But it’s only a piece of the puzzle.

You don’t see elite hockey, football players, dancers, runners, cyclists, tennis, or any other brand of athlete focusing on only what they do as the core of the sport. That’s how you burn out a career, break down a body, and limit potential.

A rider who trains themselves only in the saddle, to fatigue, with elicit faulty movement patterns (if they aren’t there already) and exacerbate postural deficiencies. These will translate to their horses. Have you ever gotten on your horse after a long day at work, or after riding a few other horses, and been frustrated with how your horse performs?

Yeah, me too.

But what did you do next? Did you work that horse harder in an attempt to school the little glitches out that day? Thats usually the first instinct… but what about looking at you’re own performance? How was your position? What was your energy level? What was your posture and musculature telling the horse?

When I work with riders, often the first thing that happens is I watch them ride. I can predict what their riding position will be like just by looking at their movement and postures on the ground, and I can give them cues to fix their position on the horse.. which help in the short term. Having a coach, or someone, there to continuously remind them to correct postures in the saddle every time they ride is an asset as well. But… the greats don’t have someone constantly reminding them of the fixes they need to make. It’s instinctual. It’s in their neuromuscular patterning. This is the same across all sports.

How do you get that into the equestrian athlete?

It won’t happen on the horse.. right away.

The first example that pops into my mind is those suffering from low back pain. One of the common motor errors I see in those riders is a locking of the hips, and absorbing and moving from the lumbar spine (incorrectly thinking their using the hips). Taking this rider and showing them how to correctly stabilise their core, locking the ribcage through to the top of the hips, then relaxing and allowing fluidity through a hip movement (i.e., teaching them how to hinge at the hips instead of the low back) will sometimes rapidly change their pain and greatly change their function. When you show them this off the horse, in a stable (no pun intended) learning environment (on the ground) they can build the appropriate motor patterning from their brain to their tissues. THEN we can put them back onto the horse and recreate the experience. Now you see them riding in less pain, with improved functionality in the saddle…. and you usually see a big difference in how the horse moves as well! This is one of endless examples of retraining movements in our athletes.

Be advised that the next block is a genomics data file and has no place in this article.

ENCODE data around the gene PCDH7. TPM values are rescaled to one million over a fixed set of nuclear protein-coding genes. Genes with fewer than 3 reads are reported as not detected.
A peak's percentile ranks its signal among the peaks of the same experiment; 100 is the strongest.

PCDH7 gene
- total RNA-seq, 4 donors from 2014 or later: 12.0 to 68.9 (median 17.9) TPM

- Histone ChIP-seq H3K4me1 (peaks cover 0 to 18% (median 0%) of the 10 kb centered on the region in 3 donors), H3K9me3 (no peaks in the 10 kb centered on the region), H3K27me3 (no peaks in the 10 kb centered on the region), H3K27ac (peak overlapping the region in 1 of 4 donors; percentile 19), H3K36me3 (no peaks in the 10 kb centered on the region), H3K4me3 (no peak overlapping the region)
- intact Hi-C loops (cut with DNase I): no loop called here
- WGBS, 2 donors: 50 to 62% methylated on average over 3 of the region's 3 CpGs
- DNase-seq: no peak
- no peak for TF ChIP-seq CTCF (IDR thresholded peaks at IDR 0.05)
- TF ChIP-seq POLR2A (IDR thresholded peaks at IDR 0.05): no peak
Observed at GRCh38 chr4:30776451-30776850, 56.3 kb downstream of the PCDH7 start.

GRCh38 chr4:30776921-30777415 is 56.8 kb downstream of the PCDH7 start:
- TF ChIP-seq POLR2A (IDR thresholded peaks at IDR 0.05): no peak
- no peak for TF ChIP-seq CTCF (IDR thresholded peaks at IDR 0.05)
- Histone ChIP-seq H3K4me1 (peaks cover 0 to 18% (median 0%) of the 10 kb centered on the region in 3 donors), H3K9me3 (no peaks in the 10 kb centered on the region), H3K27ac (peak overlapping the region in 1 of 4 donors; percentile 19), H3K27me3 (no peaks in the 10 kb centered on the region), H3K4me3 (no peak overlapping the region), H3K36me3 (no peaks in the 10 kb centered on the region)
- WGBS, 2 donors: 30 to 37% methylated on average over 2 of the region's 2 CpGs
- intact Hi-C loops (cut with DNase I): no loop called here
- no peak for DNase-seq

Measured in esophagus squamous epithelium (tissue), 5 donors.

Taking them off the horse and doing specific training to re-train the motor patterns that are best suited to their body, movement, and goals is how you do that. Not by having them school more, train harder in the saddle, and ride more rounds.

I’ve said it over and over again, the sport is lacking professionals and guidance in exactly that. Riding athletes usually have to source out their own professionals to help them with that side of things, but then those professionals can only take them to a certain point because the professional is often unfamiliar with the equestrian disciplines. The resources are growing, slowly and steadily, but it comes down to riders not getting stuck into old fashioned training patterns, coaches resourcing, learning, and accepting outside help from trained movement professionals (preferably those who have an understanding of what we do as riders!), and an overall desire from all of those involved in the sport to better ourselves.

PS- while I’m not a horse trainer, I would place a large bet on the fact that moving towards a more holistic view to train the rider (of any discipline or performance goal) will directly and hugely impact how our horse performs and reacts to training.